Successful Aging: Do you recognize the signs of elder abuse?

June 22, 2019

 

Dear readers,

 

As with many important issues related to aging, there’s a date set aside to draw attention to what is considered one of the most serious public health and human rights crisis facing our nation. That is the mistreatment of our elderly, or elder abuse. June 15 was World Elder

Abuse Awareness Day acknowledging physical abuse, caregiver neglect, abandonment, financial exploitation, psychological and sexual abuse.

 

Take this true or false quiz to check your knowledge on the facts. Increasing your awareness may help protect you and those whom you love from abuse.

 

1. Elder abuse is a big deal.

 

2. Most elder abuse occurs in nursing homes.

 

3. Physical abuse of an older person usually is obvious.

 

4. Most victims of elder abuse are women.

 

5. Elder abuse is a private matter.

 

6. Elder abuse is costly in dollars.

 

7. Opioids are a new elder abuse threat.

 

8. The signs of elder abuse are known.

 

9. Adult children have a negligible role to play in protecting their parents from financial abuse.

 

10. Laws have been passed to address financial abuse.

 

Answers

 

1. True. Indeed, it is. One in 10 adults in the U.S. is abused, according to a 2010 Elder Mistreatment Study. Yet only one out of 14 cases of elder abuse are reported to authorities, according to a report by the National Academies.

 

2. False. Most of this abuse occurs at home by family members and other loved ones an older person knows and trust. These include adult children, spouses, partners and others.

 

3. False. Bodily harm can occur with no signs. A twisted arm does not necessarily result in a visual injury. Bruises may be misinterpreted as a fall or just part of normal aging.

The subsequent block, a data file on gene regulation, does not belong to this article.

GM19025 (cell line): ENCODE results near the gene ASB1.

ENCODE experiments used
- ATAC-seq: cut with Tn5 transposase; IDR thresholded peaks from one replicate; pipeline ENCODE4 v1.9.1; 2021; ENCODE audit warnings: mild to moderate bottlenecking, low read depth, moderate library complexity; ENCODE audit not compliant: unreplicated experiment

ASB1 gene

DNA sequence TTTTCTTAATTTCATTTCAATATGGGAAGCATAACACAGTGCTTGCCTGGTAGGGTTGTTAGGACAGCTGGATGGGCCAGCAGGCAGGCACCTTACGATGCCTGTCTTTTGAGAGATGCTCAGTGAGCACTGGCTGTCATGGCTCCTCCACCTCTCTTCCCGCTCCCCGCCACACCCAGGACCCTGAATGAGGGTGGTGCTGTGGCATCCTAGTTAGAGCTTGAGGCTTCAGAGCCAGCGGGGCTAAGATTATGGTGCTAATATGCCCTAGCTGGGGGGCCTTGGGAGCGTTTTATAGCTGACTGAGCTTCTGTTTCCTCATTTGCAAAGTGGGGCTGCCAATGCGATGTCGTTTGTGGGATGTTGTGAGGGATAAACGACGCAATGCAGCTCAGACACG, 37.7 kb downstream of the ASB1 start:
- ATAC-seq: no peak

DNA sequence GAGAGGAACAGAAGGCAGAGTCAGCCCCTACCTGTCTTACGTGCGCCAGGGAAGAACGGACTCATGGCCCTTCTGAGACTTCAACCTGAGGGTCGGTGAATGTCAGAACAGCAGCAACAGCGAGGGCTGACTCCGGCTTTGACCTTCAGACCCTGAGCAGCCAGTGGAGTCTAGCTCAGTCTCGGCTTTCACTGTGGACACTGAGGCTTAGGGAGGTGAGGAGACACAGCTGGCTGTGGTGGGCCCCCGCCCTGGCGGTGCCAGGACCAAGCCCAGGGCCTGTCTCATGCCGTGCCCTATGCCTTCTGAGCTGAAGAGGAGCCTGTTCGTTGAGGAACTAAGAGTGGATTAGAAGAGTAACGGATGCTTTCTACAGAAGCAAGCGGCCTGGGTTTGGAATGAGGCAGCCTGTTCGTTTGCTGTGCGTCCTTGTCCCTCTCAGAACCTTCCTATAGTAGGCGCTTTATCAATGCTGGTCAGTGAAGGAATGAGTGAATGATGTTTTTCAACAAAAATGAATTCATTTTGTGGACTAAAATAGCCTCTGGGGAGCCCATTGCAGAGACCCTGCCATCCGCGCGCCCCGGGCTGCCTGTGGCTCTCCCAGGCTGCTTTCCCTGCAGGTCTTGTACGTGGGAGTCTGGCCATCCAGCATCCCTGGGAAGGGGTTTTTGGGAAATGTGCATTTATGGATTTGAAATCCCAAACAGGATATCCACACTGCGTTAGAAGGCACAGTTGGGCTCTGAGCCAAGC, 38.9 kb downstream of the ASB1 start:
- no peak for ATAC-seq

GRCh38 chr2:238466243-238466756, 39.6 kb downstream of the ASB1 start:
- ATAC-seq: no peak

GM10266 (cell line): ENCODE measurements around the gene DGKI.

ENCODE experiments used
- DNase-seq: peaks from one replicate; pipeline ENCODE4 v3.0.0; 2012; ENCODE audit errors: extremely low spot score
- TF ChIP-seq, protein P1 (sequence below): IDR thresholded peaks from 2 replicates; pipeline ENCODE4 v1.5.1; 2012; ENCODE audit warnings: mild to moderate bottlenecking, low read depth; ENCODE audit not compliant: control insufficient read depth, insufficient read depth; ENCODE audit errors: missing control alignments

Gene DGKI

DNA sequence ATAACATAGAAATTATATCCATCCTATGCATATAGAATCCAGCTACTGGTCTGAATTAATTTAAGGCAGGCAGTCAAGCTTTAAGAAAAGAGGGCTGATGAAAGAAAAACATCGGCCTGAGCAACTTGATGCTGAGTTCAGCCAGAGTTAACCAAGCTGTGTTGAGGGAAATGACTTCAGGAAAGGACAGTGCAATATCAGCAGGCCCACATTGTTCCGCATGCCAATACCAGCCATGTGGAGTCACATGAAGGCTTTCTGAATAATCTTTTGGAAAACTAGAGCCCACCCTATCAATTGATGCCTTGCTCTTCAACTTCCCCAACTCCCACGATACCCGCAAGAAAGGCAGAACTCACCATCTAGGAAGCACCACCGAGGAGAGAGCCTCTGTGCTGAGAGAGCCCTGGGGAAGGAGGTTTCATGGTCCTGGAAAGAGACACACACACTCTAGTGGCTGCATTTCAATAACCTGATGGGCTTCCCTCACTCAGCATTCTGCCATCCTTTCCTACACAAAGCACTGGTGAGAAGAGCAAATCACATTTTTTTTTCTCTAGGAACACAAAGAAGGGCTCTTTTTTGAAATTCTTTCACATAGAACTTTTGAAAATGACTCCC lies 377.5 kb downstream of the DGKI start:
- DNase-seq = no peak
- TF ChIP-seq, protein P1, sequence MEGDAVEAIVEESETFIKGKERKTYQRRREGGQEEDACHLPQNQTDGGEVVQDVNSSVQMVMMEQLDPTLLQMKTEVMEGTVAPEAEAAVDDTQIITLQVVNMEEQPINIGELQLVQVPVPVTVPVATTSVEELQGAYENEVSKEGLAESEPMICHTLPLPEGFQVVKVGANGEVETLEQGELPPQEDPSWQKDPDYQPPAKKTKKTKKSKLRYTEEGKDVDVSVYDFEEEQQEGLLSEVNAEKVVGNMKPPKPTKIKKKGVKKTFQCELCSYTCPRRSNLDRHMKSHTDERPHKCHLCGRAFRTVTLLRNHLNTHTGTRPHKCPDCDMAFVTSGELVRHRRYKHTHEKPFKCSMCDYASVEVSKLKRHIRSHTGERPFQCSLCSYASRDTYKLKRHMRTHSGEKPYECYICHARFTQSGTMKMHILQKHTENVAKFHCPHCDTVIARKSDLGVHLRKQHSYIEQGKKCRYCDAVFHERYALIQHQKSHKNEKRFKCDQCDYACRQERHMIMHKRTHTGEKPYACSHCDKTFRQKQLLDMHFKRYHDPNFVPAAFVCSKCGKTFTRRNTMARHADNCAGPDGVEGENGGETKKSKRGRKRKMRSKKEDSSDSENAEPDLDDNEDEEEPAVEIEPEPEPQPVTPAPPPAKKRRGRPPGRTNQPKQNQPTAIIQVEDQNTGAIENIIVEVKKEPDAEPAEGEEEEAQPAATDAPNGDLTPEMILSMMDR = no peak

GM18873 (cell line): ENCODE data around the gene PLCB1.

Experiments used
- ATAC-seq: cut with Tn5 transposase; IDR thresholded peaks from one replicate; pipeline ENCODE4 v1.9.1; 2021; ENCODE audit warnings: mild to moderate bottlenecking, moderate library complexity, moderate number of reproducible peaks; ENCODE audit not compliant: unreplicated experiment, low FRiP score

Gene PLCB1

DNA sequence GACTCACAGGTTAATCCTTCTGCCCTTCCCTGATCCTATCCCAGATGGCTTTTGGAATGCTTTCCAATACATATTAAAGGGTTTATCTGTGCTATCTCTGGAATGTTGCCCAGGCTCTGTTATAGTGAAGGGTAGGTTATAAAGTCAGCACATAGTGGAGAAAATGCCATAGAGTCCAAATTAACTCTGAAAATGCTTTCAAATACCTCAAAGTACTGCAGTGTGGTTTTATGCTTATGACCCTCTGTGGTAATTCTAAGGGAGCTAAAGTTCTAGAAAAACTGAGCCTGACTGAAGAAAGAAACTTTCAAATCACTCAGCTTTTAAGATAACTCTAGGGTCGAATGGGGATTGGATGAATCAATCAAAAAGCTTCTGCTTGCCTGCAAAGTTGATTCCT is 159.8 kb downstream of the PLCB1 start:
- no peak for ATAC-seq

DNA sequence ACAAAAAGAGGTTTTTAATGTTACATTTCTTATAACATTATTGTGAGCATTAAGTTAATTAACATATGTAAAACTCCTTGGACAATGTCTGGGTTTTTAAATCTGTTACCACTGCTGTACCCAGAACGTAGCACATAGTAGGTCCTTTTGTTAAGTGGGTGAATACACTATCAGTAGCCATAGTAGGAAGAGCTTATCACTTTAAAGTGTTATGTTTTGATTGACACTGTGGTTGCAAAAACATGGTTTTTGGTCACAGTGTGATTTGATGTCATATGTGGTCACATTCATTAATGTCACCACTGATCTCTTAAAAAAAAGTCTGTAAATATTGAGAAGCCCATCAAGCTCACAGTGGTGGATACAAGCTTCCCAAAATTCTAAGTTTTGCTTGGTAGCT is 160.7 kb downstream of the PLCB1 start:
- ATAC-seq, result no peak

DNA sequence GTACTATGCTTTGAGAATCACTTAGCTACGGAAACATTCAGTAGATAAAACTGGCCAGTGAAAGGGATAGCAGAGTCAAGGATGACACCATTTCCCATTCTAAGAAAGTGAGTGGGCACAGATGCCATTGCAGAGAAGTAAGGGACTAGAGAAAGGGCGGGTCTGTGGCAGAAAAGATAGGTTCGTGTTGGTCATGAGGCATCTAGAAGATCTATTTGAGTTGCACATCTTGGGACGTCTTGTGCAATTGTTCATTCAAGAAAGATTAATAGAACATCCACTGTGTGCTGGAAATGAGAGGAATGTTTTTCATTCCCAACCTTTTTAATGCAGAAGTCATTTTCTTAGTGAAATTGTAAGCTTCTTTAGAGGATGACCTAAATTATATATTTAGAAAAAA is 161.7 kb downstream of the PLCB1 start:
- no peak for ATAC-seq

4. True. In many cases, spouses are the perpetrators.

 

5. False. It is considered a public health crisis. It is similar to how we have viewed domestic violence against women and children as a private matter. Elder abuse and domestic violence are public concerns for safety, health, human rights and dignity.

 

6. True. According to an FBI investigation in 2017, almost 50,000 people over 60 lost $342.5 million from financial exploitation and scams. Mistreatment of older adults is costly to society at an estimated billions of dollars.

 

7. True. We know that a growing number of older adults misuse opioids including oxycodone, hydrocodone and fentanyl. Others are taking or misusing their medications causing the older adult to be exploited by these elder and opioid abusers.

 

8. True. We know signs of elder abuse. These include poor hygiene, lack of enough food in the house, bedsores and giving uncharacteristic large cash gifts to caregivers and significant withdrawals. Sometimes there are physical signs such as a black eye or broken bones which are blamed on a fall or other accident. An abuser can be aggressive, demeaning and verbally aggressive. Add to that signing legal documents that the victim is unable to explain their meaning.

 

9. False. Adult children have a role to play. It begins with a conversation. Parents can sign a financial power of attorney form giving the adult child authority to manage their finances if parents can no longer manage them. Adult children can also encourage parents to sign up for direct deposits of their checks and introduce themselves to a representative of the parents’ bank to fill out a “trusted contact” form. This lets financial institutions put a temporary hold on funds when there is a reasonable suspicions of exploitation.

 

10. True. The recently signed Senior Safe Act protects financial advisers and firms from liability when reporting financial exploitation of an older client. The law also encourages banks and brokerage houses to train their employees to identify and report suspected elder fraud.

 

What to do in case you suspect elder abuse? In California, call Adult Protective Services or the police department.

 

Be aware and responsible. We all have roles to play. Note, elder abuse can happen to anyone.

 

 

 

 

Share on Facebook
Share on Twitter
Please reload

© Helen Dennis.  All Rights Reserved.